Engineers Australia is calling for an overhaul of Australia’s skilled migration program in order to safeguard the nation’s engineering capability.
Almost 60 per cent of engineers in the Australian work force were born overseas, according to the 2016 census and while the demand for engineers is high, Engineers Australia believes the current skilled migration system is no longer working, with a serious mismatch between the objectives of the skilled migration program and what is being achieved in the community.
Engineers Australia made several recommendations to address the issues in a recent submission to the Skilled Migration Inquiry, being run by the Joint Standing Committee on Migration.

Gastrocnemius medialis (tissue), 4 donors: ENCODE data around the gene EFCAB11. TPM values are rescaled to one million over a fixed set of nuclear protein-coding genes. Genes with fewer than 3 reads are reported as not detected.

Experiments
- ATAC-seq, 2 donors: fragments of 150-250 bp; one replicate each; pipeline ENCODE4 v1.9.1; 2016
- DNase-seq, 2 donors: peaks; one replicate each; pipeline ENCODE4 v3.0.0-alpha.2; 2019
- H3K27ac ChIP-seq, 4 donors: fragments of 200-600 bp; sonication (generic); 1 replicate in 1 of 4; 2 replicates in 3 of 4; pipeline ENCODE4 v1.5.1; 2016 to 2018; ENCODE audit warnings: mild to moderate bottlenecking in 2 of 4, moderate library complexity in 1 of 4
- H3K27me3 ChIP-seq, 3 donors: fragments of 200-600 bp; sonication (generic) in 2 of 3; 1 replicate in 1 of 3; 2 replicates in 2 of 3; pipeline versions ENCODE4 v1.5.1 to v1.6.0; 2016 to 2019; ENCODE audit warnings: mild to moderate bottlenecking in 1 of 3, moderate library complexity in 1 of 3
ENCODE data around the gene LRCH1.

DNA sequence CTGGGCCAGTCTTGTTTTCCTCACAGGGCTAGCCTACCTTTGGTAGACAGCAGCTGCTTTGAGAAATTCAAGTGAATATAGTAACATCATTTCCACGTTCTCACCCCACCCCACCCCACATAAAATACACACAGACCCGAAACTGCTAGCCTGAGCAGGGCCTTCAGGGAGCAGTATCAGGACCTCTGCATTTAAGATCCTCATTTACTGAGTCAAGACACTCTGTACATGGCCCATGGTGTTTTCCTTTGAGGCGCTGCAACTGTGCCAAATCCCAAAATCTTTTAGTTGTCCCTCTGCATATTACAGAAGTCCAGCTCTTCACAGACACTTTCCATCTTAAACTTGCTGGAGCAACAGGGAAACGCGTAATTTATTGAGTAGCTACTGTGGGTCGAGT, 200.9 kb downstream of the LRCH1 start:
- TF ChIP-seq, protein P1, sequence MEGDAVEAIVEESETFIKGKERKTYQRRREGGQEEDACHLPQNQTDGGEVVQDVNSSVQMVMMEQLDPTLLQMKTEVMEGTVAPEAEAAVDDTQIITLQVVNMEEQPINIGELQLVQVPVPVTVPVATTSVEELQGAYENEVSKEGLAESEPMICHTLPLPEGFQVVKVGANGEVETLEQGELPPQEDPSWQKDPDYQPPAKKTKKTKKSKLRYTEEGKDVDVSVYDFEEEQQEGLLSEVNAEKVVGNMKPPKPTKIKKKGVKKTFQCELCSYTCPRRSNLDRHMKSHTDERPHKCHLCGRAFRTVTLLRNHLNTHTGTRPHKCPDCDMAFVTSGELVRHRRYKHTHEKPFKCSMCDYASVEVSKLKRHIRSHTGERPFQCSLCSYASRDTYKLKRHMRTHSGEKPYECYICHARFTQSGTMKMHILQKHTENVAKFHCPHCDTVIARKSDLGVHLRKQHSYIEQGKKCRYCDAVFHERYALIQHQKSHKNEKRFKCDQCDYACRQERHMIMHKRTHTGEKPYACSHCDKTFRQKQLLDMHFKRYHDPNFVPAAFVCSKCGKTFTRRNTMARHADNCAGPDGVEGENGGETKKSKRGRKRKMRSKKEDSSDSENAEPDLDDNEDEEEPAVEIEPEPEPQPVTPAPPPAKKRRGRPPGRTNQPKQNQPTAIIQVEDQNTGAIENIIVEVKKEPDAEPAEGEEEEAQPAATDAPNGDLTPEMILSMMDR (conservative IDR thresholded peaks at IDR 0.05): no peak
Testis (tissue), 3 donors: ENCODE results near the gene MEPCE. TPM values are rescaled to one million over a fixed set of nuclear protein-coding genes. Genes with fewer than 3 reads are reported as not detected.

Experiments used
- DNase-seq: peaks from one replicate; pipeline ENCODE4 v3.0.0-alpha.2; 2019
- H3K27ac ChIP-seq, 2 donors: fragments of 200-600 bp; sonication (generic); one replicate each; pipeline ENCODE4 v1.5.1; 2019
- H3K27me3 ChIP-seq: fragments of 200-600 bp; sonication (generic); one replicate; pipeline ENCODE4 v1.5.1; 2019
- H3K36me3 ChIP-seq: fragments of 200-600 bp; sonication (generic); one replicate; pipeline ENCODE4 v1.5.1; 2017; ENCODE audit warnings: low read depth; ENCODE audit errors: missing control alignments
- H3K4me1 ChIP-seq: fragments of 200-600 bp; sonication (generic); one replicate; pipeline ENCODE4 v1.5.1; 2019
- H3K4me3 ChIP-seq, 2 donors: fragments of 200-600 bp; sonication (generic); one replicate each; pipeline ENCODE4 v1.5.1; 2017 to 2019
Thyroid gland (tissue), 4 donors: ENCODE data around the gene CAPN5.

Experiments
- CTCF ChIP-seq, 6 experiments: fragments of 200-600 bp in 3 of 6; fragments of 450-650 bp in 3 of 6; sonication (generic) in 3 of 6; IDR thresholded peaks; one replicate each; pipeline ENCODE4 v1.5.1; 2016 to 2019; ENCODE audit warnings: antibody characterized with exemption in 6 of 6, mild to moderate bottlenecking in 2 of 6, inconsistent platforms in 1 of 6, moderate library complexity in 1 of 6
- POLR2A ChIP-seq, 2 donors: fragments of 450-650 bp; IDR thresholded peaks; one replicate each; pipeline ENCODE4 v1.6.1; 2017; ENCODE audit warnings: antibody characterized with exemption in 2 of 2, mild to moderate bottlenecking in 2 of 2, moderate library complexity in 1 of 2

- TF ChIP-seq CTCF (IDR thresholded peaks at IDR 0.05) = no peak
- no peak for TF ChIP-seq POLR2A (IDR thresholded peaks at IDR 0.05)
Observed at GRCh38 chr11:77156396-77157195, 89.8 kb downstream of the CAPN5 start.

In its submission, Engineers Australia called on the government to establish an inquiry to investigate the barriers keeping migrant engineers from working in the profession.
Engineers Australia’s Newcastle division has most recently been working with Northern Settlement Services (NSS) and their client engineers from migrant backgrounds, to help them to find local work within their profession.
Many of the highly qualified and experienced engineers using NSS have not been able to progress to interview or placement stage when seeking employment.
To address this NSS has developed a pilot program, Welcoming Workplace Projects, which aims to improve employment outcomes for people from migrant and refugee backgrounds by developing a network of welcoming employers across the Hunter region.
If you or your employer are interested in being part of this pilot program, aimed at creating positive pathways to employment for engineers from refugee and migrant backgrounds, contact Ruth Anagnostis on (02) 4969 3399 or via [email protected]
Alternatively, contact the Engineers Australia Newcastle office on 1300 653 113 or via [email protected]